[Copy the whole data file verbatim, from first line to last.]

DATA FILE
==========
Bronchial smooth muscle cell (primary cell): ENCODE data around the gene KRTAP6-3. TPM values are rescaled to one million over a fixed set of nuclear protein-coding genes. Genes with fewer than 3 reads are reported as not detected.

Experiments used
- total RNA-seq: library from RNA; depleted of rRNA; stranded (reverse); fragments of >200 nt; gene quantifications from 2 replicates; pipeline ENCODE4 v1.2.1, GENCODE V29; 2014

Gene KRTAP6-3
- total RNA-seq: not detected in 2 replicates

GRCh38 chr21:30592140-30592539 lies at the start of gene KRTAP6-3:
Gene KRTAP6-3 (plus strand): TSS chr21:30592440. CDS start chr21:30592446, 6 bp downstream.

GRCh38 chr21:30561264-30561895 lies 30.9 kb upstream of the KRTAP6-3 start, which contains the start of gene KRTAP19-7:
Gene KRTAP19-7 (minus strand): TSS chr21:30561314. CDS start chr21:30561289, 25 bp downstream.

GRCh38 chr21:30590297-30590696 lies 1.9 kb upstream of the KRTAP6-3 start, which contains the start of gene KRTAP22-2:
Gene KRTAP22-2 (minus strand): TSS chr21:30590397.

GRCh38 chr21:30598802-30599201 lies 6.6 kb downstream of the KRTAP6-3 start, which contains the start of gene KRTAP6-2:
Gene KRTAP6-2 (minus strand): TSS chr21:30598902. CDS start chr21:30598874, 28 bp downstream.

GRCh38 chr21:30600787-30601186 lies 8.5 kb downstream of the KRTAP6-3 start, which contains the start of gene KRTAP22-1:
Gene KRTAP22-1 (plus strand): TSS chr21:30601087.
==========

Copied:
Bronchial smooth muscle cell (primary cell): ENCODE data around the gene KRTAP6-3. TPM values are rescaled to one million over a fixed set of nuclear protein-coding genes. Genes with fewer than 3 reads are reported as not detected.

Experiments used
- total RNA-seq: library from RNA; depleted of rRNA; stranded (reverse); fragments of >200 nt; gene quantifications from 2 replicates; pipeline ENCODE4 v1.2.1, GENCODE V29; 2014

Gene KRTAP6-3
- total RNA-seq: not detected in 2 replicates

GRCh38 chr21:30592140-30592539 lies at the start of gene KRTAP6-3:
Gene KRTAP6-3 (plus strand): TSS chr21:30592440. CDS start chr21:30592446, 6 bp downstream.

GRCh38 chr21:30561264-30561895 lies 30.9 kb upstream of the KRTAP6-3 start, which contains the start of gene KRTAP19-7:
Gene KRTAP19-7 (minus strand): TSS chr21:30561314. CDS start chr21:30561289, 25 bp downstream.

GRCh38 chr21:30590297-30590696 lies 1.9 kb upstream of the KRTAP6-3 start, which contains the start of gene KRTAP22-2:
Gene KRTAP22-2 (minus strand): TSS chr21:30590397.

GRCh38 chr21:30598802-30599201 lies 6.6 kb downstream of the KRTAP6-3 start, which contains the start of gene KRTAP6-2:
Gene KRTAP6-2 (minus strand): TSS chr21:30598902. CDS start chr21:30598874, 28 bp downstream.

GRCh38 chr21:30600787-30601186 lies 8.5 kb downstream of the KRTAP6-3 start, which contains the start of gene KRTAP22-1:
Gene KRTAP22-1 (plus strand): TSS chr21:30601087.